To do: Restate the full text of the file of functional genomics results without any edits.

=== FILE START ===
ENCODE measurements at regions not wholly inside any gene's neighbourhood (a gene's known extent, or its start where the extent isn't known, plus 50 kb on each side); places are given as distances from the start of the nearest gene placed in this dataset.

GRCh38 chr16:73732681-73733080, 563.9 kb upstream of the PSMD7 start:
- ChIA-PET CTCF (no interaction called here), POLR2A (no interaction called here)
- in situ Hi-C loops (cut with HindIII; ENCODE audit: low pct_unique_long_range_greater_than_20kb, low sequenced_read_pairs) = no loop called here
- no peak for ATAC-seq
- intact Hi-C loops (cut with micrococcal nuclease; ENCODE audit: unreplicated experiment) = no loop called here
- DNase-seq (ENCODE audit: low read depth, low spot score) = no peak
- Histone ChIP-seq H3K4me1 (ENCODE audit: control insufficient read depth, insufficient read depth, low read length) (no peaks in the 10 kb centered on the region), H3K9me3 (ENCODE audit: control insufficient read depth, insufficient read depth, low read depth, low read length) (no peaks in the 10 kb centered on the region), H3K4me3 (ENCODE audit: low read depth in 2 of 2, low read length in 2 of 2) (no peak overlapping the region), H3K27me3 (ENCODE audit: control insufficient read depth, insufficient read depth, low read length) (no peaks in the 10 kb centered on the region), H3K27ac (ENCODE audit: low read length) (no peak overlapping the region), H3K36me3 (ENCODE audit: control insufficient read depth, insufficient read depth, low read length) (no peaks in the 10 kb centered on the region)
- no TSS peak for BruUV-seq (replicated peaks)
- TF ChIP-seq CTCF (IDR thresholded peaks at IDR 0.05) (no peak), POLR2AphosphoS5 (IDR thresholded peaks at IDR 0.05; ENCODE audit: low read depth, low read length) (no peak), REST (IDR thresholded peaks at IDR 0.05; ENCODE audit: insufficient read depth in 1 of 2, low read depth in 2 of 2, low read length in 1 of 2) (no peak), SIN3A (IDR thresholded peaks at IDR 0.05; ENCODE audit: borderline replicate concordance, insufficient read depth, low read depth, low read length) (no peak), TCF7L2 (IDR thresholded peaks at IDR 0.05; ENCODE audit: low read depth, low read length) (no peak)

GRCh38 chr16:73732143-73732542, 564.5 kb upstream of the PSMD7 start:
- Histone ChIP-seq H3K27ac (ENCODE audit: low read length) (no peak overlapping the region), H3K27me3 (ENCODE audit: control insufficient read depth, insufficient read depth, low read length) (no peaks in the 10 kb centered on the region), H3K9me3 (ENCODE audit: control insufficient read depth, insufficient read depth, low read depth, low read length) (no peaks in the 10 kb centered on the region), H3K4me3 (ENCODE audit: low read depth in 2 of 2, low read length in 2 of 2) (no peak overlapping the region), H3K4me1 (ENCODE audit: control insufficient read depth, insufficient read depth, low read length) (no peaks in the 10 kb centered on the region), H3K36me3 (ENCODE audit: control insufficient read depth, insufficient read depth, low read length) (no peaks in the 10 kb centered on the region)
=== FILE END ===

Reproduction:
ENCODE measurements at regions not wholly inside any gene's neighbourhood (a gene's known extent, or its start where the extent isn't known, plus 50 kb on each side); places are given as distances from the start of the nearest gene placed in this dataset.

GRCh38 chr16:73732681-73733080, 563.9 kb upstream of the PSMD7 start:
- ChIA-PET CTCF (no interaction called here), POLR2A (no interaction called here)
- in situ Hi-C loops (cut with HindIII; ENCODE audit: low pct_unique_long_range_greater_than_20kb, low sequenced_read_pairs) = no loop called here
- no peak for ATAC-seq
- intact Hi-C loops (cut with micrococcal nuclease; ENCODE audit: unreplicated experiment) = no loop called here
- DNase-seq (ENCODE audit: low read depth, low spot score) = no peak
- Histone ChIP-seq H3K4me1 (ENCODE audit: control insufficient read depth, insufficient read depth, low read length) (no peaks in the 10 kb centered on the region), H3K9me3 (ENCODE audit: control insufficient read depth, insufficient read depth, low read depth, low read length) (no peaks in the 10 kb centered on the region), H3K4me3 (ENCODE audit: low read depth in 2 of 2, low read length in 2 of 2) (no peak overlapping the region), H3K27me3 (ENCODE audit: control insufficient read depth, insufficient read depth, low read length) (no peaks in the 10 kb centered on the region), H3K27ac (ENCODE audit: low read length) (no peak overlapping the region), H3K36me3 (ENCODE audit: control insufficient read depth, insufficient read depth, low read length) (no peaks in the 10 kb centered on the region)
- no TSS peak for BruUV-seq (replicated peaks)
- TF ChIP-seq CTCF (IDR thresholded peaks at IDR 0.05) (no peak), POLR2AphosphoS5 (IDR thresholded peaks at IDR 0.05; ENCODE audit: low read depth, low read length) (no peak), REST (IDR thresholded peaks at IDR 0.05; ENCODE audit: insufficient read depth in 1 of 2, low read depth in 2 of 2, low read length in 1 of 2) (no peak), SIN3A (IDR thresholded peaks at IDR 0.05; ENCODE audit: borderline replicate concordance, insufficient read depth, low read depth, low read length) (no peak), TCF7L2 (IDR thresholded peaks at IDR 0.05; ENCODE audit: low read depth, low read length) (no peak)

GRCh38 chr16:73732143-73732542, 564.5 kb upstream of the PSMD7 start:
- Histone ChIP-seq H3K27ac (ENCODE audit: low read length) (no peak overlapping the region), H3K27me3 (ENCODE audit: control insufficient read depth, insufficient read depth, low read length) (no peaks in the 10 kb centered on the region), H3K9me3 (ENCODE audit: control insufficient read depth, insufficient read depth, low read depth, low read length) (no peaks in the 10 kb centered on the region), H3K4me3 (ENCODE audit: low read depth in 2 of 2, low read length in 2 of 2) (no peak overlapping the region), H3K4me1 (ENCODE audit: control insufficient read depth, insufficient read depth, low read length) (no peaks in the 10 kb centered on the region), H3K36me3 (ENCODE audit: control insufficient read depth, insufficient read depth, low read length) (no peaks in the 10 kb centered on the region)